Elixir has Protocols to achieve what we want:

@doc "Our custom protocol"
defprotocol Greet do
  # This is an abstract function,
  # that will behave differently for each type.
  def greet(data)
end

@doc "Enhancing built-in type"
defimpl Greet, for: BitString do
  def greet(string), do: "Hello, #{string}!"
end

@doc "Custom data type"
defmodule MyUser do
  defstruct [:name]
end

@doc "Enhancing our own type"
defimpl Greet, for: MyUser do
  def greet(user), do: "Hello again, #{user.name}"
end
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I am pretty sure that my readers were able to read and understand Elixir even if they are not familiar with this language. That's what I call beauty!

Usage of the code above:

# Using our `Greet.greet` function with both our data types:
IO.puts(Greet.greet("world"))
# Hello, world!
IO.puts(Greet.greet(%MyUser{name: "example"}))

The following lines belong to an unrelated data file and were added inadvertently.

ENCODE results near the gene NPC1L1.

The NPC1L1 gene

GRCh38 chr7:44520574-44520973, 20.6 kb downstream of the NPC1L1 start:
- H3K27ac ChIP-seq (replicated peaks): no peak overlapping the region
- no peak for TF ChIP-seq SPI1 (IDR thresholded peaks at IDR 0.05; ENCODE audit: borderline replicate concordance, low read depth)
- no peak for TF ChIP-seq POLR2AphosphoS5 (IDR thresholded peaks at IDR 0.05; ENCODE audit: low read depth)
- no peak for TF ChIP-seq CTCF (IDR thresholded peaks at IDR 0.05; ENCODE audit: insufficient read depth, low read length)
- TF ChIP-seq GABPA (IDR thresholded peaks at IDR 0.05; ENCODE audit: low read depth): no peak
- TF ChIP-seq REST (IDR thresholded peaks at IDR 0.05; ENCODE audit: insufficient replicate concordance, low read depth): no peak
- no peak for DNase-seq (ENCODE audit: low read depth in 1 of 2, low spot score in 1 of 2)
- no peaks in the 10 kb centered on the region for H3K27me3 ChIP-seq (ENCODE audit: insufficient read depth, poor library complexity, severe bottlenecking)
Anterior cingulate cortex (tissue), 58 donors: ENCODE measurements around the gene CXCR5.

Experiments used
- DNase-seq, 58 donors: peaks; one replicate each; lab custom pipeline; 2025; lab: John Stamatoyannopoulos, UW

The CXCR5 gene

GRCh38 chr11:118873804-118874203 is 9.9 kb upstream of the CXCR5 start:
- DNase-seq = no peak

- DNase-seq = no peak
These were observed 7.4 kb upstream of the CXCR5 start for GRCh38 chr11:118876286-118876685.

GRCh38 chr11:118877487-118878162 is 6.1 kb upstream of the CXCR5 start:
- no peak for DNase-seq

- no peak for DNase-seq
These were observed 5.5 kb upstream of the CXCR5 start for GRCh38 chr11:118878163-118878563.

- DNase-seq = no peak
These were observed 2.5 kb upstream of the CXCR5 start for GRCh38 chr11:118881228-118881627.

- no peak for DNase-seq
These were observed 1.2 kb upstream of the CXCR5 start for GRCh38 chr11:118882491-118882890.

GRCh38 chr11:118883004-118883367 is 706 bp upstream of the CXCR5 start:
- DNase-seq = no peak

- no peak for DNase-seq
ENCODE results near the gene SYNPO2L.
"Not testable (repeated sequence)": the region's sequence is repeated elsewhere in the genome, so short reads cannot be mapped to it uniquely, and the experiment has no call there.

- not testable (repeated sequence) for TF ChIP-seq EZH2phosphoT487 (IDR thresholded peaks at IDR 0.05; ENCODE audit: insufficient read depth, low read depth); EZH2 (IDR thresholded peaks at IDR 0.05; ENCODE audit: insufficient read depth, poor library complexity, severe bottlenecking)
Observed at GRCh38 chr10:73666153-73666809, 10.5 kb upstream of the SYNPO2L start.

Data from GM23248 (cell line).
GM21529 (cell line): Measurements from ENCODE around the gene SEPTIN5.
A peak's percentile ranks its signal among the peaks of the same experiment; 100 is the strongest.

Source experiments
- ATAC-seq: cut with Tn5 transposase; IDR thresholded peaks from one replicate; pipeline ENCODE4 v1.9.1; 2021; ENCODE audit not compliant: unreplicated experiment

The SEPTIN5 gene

# Hello again, example
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The thing with Elixir's Protocols is that it is not currently possible to express that some type does support our Greet.greet for Elixir's type checker.
But, this is not a big deal for Elixir, which is 100% dynamically typed.

Protocols are very widely used, they power lots of the language's features.
Here are some real-life examples:

  • Enumerable allows to work with collections: counting elements, finding members, reducing, and slicing
  • String.Chars is something like __str__ in Python, it converts structures to human-readable format